A visual effect produced by a video camera or processor which sees its own signal.

The camera, pointed towards a monitor, captures the image, sends it to the monitor, and the process repeats within milliseconds to produce various amazing, moving, almost living pictures. The signal can be altered between the camera and the monitor, by adding effects or mixing in another video signal. In addition, the controls of the camera and the monitor affect the propogating feedback.

As soon as video technology came out in the early 60's, artists soon discovered and experimented with feedback. The psychedelic era used it as another art form to create cosmic, trippy art. The new technique paralleled early experiments with electronic music; most finished vf peices from the era used Moogs and other analog keyboards as accompaniment.

A few electronics and graphics labaratories sought to gain control of the phenomenon, but little came of it beyond some bizarre tapes that are hard to find these days. Video feedback faded into the cluttered toolbox of the fringe artist, becoming a seldom-used technique.

The most beautiful thing about vf is that it is completely analog; the textures are somehow completely different in feel from anything produced by today's computer-addicted design establishment. This is something you can only experience by trying it. The way the image responds to every movement of your wrist as you hold the camera, the way it flows and changes unexpectedly, the way colors can jump out of nowhere.

Since its heyday, scattered artists and experimenters have used vf in their projects, installations, and performances. For example, Brian Eno and some New York friends built an installation where you lie on a transparent waterbed with a video proejector shining from below onto a screen above. Cameras next to the bed pointed at the screen to produce feedback that shifted with your movements on the bed.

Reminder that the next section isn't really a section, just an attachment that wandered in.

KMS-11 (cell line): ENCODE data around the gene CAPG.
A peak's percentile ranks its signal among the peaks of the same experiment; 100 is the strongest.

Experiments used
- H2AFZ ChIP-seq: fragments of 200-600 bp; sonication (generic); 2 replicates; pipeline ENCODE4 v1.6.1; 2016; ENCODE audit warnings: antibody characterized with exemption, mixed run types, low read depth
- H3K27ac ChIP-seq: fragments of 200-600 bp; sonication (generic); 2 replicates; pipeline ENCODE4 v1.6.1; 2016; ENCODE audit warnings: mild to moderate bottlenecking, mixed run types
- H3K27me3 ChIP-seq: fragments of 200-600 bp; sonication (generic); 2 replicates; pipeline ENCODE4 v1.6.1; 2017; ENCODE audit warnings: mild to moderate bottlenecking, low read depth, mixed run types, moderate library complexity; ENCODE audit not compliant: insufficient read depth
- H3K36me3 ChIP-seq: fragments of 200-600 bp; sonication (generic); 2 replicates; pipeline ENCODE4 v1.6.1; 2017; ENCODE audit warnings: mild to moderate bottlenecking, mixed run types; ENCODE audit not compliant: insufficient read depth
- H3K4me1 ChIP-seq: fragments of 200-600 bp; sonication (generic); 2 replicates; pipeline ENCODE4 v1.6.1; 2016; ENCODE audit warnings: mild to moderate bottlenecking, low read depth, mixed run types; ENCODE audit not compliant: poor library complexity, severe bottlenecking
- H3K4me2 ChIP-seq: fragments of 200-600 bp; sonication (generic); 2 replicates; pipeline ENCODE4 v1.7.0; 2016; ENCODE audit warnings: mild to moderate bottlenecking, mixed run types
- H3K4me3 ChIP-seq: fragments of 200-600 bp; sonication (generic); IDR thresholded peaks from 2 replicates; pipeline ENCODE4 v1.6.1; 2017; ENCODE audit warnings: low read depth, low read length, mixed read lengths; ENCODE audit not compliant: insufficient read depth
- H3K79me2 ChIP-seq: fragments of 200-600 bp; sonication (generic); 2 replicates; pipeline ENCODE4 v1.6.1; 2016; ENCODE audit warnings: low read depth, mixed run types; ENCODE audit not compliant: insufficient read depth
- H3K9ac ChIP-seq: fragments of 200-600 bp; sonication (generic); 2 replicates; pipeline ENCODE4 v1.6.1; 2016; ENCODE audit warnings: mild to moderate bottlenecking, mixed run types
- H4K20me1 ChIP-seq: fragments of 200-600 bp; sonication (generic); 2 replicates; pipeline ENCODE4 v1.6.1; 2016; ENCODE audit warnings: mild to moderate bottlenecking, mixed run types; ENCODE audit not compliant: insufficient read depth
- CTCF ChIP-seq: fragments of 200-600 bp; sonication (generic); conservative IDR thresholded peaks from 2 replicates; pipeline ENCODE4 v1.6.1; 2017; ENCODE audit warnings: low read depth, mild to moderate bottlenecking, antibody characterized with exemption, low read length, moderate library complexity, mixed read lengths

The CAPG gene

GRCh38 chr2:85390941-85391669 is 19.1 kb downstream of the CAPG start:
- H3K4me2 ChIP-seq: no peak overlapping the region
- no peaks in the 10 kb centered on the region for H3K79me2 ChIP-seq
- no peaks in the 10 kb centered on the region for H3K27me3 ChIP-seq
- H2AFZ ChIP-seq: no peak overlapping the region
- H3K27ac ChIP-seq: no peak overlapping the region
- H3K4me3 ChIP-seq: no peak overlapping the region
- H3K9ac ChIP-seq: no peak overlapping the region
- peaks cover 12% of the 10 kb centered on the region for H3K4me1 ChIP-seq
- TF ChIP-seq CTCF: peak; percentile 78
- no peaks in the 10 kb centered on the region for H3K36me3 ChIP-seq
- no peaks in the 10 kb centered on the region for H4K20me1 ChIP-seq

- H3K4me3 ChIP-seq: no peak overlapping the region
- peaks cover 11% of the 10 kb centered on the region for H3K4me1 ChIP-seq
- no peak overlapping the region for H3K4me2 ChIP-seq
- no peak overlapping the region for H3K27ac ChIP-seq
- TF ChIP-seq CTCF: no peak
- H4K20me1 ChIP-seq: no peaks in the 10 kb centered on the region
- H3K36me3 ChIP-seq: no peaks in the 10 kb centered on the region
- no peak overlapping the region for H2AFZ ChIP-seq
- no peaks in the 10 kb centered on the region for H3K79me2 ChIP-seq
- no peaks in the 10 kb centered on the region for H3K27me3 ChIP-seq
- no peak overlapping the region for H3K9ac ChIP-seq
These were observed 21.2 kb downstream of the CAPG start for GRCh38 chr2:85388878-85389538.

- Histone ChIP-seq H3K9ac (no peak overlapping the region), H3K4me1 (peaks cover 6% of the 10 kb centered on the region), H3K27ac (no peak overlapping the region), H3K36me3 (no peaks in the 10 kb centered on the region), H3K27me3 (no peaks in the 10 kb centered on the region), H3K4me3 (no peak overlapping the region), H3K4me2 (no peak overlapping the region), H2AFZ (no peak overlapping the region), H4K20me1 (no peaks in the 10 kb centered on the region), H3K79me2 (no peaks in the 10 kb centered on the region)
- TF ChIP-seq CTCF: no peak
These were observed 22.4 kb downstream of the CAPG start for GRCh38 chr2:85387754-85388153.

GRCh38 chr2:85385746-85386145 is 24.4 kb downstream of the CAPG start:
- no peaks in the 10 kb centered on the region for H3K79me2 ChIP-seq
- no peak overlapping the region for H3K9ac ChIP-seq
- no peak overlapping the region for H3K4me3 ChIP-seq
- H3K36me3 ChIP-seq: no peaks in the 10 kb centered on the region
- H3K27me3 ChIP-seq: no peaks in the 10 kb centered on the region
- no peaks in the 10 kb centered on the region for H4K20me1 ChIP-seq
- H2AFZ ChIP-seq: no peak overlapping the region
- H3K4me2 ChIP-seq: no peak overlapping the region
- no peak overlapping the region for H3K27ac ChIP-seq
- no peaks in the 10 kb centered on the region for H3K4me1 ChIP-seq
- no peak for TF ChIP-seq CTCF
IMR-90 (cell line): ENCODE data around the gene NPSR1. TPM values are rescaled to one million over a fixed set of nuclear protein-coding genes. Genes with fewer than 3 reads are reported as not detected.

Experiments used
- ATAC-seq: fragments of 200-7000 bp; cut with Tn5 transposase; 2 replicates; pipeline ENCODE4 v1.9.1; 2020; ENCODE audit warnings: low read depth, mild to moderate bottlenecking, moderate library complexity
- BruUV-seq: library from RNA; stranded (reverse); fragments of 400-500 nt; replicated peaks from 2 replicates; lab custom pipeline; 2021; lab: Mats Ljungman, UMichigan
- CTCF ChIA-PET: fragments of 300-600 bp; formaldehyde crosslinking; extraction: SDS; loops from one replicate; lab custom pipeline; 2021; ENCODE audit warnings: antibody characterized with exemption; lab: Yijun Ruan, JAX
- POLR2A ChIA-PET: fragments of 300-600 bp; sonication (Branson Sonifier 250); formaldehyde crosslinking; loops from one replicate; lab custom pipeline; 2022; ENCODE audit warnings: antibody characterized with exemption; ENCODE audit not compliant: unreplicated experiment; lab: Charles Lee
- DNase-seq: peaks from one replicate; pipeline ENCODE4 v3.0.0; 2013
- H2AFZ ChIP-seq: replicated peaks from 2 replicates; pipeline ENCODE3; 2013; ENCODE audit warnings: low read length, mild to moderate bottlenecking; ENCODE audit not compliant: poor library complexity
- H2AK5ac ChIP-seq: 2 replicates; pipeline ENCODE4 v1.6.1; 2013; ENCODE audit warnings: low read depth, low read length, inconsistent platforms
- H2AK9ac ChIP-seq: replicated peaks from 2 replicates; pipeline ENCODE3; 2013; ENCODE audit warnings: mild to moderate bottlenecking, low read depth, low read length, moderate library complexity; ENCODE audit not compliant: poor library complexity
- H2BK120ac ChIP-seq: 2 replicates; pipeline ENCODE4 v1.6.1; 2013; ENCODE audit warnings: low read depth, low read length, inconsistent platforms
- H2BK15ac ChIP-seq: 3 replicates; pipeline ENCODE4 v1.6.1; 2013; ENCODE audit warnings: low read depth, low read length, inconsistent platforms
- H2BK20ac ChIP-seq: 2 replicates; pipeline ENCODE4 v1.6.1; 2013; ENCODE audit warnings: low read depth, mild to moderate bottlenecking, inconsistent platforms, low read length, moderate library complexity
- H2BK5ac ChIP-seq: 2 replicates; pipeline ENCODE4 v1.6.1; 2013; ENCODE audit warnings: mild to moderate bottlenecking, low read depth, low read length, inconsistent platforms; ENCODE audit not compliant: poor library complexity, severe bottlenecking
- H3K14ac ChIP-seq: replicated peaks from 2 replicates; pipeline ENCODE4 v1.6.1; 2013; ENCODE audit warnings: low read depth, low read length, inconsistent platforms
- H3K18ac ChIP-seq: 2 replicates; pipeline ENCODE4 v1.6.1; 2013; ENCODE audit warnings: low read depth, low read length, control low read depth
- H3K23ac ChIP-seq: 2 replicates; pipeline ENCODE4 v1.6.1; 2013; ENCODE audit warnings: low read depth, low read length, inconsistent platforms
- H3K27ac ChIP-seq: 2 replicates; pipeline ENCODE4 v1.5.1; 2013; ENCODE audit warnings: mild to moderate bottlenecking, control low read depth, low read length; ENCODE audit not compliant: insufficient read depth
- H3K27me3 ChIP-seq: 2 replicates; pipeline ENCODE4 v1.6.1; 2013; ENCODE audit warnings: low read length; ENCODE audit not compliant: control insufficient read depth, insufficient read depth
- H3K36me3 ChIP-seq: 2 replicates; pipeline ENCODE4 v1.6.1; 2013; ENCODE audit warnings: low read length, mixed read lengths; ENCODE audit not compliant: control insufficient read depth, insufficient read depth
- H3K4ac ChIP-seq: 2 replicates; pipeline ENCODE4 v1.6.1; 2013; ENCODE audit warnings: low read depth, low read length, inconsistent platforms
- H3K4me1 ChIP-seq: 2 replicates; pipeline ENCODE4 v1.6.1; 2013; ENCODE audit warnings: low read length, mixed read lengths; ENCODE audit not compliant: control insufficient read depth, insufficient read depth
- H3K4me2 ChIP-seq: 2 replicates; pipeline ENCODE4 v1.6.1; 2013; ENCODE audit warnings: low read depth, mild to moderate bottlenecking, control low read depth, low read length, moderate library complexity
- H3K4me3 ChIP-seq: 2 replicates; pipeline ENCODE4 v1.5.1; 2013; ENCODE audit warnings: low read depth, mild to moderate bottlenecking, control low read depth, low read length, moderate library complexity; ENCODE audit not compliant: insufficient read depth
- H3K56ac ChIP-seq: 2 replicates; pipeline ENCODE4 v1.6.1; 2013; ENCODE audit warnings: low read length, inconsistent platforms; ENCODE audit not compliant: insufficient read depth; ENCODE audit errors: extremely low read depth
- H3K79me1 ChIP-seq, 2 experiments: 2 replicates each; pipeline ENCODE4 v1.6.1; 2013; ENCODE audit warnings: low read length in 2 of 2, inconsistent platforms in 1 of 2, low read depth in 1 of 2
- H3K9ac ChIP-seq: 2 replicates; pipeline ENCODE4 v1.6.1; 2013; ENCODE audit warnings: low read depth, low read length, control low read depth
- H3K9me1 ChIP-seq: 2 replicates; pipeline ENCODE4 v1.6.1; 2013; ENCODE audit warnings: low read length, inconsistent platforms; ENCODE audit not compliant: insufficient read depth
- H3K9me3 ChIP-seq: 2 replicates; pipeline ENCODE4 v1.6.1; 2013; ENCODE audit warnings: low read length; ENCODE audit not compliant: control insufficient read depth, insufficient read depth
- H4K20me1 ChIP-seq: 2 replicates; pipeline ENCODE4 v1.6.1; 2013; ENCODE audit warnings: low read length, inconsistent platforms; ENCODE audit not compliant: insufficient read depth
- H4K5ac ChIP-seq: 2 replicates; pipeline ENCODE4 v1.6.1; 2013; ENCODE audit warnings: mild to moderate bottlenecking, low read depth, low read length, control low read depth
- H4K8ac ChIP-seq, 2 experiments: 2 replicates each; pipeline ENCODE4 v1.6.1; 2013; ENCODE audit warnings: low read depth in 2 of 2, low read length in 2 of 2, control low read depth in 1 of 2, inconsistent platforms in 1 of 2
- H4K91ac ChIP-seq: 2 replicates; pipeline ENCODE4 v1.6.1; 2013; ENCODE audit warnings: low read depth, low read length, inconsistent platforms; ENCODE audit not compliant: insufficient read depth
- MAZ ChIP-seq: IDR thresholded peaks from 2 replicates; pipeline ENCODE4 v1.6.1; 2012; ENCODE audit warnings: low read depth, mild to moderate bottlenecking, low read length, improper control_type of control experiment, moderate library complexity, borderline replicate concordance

Despite the unique and versatile products of vf, nobody has truly established it as its own artform. The possible reasons for this unfortunate fact are as follows:

  • an enjoyable vf performance relies on other stimulation such as music and dance. So far, vf is considered a secondary artform, always an element of something else.
  • as a craft, the limits and controls are hard to define. There are so many variables that affect the image, and the ever-shifting image itself is so volatile, that true control is hard to come by. Basicly, you can make pretty shapes, but you can never seem to get the same thing twice.

Video feedback is like guitar feedback, as a technique to experiment with equipment and produce unique effects. Many, many bands rely on guitar feedback as an instrument in itself.

Try it now! Plug your camcorder into your teevee, and point it at the teevee. The room should be as dark as possible. Turn autofocus off, as well as autoexposure if you can. Zoom out until you see a bright spot in the middle of the screen. Now slowly zoom "into" the spot. Yes, you are now sliding through a wormhole to meet your maker. Change your shorts.

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